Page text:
I do not mean to denigrate these career paths, and I certainly don't pretend to really understand all the forces at work here, let alone have answers. (Maybe that is because I wasn't really a gifted kid....) I am finding it hard to navigate this career climate, too. This is why I am a bit cynical about Cal Newport's advice to get "so good that they can't ignore you" and build career capital so that I can trade it for the lifestyle I want. It seems that in some industries, career capital can at best be traded for the chance to stay employed. Figuring out what skills to invest in building is difficult, to say the least.
My own situation is not helped by the fact that I excel at execution in an industry that is enamored with people who have big ideas, often overlooking the fact that someone has to figure out how to break those big ideas down into manageable steps and actually get them done. My own scientific ideas rarely qualify as "big," but I am good at understanding other people's big ideas and figuring out how to make them reality. I also specialize in a field that is most useful for medium to large companies, and those are thin on the ground right now. A lot of biotechs are "virtual" these days, or are very small and trying to bootstrap their way to success with minimal funding. While small companies have data management problems, they can rarely afford to invest in solving them. I think that handling their data better might make them more likely to succeed, but I also recognize that this is similar to the argument I sometimes heard in graduate school about how I'd save a lot of money if I'd buy my toilet paper and other paper goods in bulk. This was true, but if I spent my paycheck on a year's supply toilet paper, I wouldn't have any money left to buy food for the week. Sometimes, you have to do something that is suboptimal in the long run in order to survive in the short term.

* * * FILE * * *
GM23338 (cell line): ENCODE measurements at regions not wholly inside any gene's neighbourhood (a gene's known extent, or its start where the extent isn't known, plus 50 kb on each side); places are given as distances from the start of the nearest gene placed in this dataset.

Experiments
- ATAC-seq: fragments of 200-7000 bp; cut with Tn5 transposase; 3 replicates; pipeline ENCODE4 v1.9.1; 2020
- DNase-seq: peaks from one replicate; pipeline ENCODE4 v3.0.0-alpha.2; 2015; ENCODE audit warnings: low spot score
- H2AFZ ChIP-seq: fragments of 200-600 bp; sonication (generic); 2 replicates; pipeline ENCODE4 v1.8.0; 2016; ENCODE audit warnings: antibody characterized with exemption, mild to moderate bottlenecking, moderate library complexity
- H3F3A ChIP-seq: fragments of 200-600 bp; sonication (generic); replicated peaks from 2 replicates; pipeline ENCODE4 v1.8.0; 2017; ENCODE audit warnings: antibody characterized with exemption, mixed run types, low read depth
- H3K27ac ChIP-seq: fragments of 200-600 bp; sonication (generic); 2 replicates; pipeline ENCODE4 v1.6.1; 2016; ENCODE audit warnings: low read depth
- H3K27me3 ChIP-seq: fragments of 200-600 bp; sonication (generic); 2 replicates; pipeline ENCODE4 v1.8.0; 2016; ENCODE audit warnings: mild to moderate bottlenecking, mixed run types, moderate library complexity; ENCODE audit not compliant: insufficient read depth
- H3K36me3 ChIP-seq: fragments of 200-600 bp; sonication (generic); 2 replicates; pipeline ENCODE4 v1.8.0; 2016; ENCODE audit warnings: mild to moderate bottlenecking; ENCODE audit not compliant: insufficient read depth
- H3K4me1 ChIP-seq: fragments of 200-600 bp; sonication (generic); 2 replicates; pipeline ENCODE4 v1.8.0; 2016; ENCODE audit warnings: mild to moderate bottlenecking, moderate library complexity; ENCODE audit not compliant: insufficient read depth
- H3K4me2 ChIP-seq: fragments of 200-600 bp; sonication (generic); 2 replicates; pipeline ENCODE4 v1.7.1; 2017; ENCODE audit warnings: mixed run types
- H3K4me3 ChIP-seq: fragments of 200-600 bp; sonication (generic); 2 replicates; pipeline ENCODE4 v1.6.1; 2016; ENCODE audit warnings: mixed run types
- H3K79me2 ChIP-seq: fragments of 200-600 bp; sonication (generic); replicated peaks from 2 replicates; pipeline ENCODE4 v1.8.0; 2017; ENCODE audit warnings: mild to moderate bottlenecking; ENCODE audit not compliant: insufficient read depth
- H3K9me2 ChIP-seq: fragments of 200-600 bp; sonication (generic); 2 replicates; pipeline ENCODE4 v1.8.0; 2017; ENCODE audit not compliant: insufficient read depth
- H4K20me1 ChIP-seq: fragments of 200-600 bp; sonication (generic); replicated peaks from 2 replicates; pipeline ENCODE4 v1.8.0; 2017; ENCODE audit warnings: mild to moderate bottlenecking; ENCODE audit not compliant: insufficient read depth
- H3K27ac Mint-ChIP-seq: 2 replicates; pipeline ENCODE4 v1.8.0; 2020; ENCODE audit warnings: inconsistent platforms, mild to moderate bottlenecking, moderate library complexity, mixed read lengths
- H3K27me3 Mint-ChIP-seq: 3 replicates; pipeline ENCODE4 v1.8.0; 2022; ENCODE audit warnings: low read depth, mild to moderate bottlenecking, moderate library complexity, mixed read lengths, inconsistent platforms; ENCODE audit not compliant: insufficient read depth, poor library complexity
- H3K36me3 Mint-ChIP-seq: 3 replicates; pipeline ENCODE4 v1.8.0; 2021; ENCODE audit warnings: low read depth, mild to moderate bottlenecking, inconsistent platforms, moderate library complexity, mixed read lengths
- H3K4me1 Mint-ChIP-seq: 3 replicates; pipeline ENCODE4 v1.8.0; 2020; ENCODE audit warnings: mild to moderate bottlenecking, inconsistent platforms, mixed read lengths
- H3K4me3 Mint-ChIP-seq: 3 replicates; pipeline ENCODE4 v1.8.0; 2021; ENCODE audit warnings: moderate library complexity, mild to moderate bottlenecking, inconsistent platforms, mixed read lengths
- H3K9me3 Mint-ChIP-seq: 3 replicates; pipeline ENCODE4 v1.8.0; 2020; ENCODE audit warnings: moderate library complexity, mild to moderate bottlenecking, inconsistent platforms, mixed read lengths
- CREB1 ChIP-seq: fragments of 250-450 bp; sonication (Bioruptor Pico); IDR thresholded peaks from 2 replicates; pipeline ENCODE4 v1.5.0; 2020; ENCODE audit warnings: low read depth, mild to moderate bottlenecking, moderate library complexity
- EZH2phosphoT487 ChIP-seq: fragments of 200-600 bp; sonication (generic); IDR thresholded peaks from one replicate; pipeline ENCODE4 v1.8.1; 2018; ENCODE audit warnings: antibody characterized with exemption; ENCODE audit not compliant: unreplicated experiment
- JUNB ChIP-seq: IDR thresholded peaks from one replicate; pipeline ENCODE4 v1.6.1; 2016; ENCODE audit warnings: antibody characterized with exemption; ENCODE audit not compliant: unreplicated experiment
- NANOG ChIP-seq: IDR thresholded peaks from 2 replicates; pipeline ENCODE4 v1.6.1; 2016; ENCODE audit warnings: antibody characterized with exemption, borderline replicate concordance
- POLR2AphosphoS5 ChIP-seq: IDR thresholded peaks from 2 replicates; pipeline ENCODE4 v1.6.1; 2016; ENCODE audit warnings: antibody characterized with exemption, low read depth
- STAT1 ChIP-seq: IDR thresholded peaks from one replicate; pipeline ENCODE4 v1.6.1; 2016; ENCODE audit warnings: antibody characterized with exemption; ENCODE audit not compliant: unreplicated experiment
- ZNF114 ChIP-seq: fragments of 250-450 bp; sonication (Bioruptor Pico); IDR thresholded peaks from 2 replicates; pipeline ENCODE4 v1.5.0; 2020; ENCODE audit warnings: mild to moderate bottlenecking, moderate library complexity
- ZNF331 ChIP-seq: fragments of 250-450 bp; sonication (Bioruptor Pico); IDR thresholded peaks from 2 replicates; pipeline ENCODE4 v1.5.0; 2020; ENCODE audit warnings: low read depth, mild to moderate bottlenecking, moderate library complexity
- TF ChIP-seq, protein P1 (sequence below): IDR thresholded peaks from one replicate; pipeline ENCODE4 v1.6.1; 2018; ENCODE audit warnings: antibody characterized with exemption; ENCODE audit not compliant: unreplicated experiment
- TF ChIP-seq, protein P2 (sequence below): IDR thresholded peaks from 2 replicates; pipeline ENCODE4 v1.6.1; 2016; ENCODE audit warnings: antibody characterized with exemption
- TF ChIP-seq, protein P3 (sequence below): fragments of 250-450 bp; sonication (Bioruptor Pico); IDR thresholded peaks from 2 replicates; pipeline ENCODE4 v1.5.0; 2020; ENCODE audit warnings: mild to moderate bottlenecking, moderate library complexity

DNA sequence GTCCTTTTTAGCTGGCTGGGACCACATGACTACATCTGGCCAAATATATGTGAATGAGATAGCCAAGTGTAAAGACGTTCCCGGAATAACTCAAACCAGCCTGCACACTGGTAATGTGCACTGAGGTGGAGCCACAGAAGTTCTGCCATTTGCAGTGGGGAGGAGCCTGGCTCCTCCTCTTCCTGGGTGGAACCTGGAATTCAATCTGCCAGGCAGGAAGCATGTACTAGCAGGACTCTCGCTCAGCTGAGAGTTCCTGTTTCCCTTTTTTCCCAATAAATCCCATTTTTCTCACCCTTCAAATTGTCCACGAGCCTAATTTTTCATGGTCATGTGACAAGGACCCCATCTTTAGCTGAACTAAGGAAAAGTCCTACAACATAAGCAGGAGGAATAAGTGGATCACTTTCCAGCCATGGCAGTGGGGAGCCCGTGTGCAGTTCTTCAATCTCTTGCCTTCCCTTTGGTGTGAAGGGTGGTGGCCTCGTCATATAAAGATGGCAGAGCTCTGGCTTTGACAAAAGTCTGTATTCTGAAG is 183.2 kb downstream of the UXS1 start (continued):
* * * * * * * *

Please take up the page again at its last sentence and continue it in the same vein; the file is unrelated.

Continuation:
So maybe the job market is looking especially bleak to me because of my particular situation. I should also be clear: right now, my life is pretty darn good. I have a good job, paying a good salary and affording me a lot of independence and flexibility. If I could guarantee it would last, I'd have no worries. Perhaps I should just stop trying to figure out the "right" thing to do with my career, and just double down on my "save money so that job insecurity isn't financial insecurity" strategy, while trying to find ways to diversify my skills (and my income streams). But the lure of the lifestyle I wish I could have is strong and seems tantalizingly close to being within reach... and I'm a planner by nature, so I suspect I'll keeping thinking about these things. But maybe I will click away a little faster next time I find myself on a page summarizing comments on a CNN story.